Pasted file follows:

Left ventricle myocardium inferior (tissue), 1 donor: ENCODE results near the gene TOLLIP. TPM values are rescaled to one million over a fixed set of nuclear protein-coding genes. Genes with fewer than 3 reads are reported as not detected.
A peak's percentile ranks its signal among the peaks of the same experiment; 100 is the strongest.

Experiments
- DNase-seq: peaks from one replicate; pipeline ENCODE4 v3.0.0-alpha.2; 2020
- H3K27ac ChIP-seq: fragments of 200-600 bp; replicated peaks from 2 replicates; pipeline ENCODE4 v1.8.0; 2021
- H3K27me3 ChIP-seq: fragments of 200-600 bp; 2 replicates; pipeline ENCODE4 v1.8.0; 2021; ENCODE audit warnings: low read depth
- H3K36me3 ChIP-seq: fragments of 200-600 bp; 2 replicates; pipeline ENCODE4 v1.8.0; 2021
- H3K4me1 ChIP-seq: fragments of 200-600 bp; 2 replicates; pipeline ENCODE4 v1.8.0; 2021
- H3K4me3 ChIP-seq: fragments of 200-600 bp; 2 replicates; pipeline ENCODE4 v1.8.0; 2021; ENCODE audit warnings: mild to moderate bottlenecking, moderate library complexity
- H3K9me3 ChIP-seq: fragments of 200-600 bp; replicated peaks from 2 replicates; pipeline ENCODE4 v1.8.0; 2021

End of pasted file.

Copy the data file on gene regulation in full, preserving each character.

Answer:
Left ventricle myocardium inferior (tissue), 1 donor: ENCODE results near the gene TOLLIP. TPM values are rescaled to one million over a fixed set of nuclear protein-coding genes. Genes with fewer than 3 reads are reported as not detected.
A peak's percentile ranks its signal among the peaks of the same experiment; 100 is the strongest.

Experiments
- DNase-seq: peaks from one replicate; pipeline ENCODE4 v3.0.0-alpha.2; 2020
- H3K27ac ChIP-seq: fragments of 200-600 bp; replicated peaks from 2 replicates; pipeline ENCODE4 v1.8.0; 2021
- H3K27me3 ChIP-seq: fragments of 200-600 bp; 2 replicates; pipeline ENCODE4 v1.8.0; 2021; ENCODE audit warnings: low read depth
- H3K36me3 ChIP-seq: fragments of 200-600 bp; 2 replicates; pipeline ENCODE4 v1.8.0; 2021
- H3K4me1 ChIP-seq: fragments of 200-600 bp; 2 replicates; pipeline ENCODE4 v1.8.0; 2021
- H3K4me3 ChIP-seq: fragments of 200-600 bp; 2 replicates; pipeline ENCODE4 v1.8.0; 2021; ENCODE audit warnings: mild to moderate bottlenecking, moderate library complexity
- H3K9me3 ChIP-seq: fragments of 200-600 bp; replicated peaks from 2 replicates; pipeline ENCODE4 v1.8.0; 2021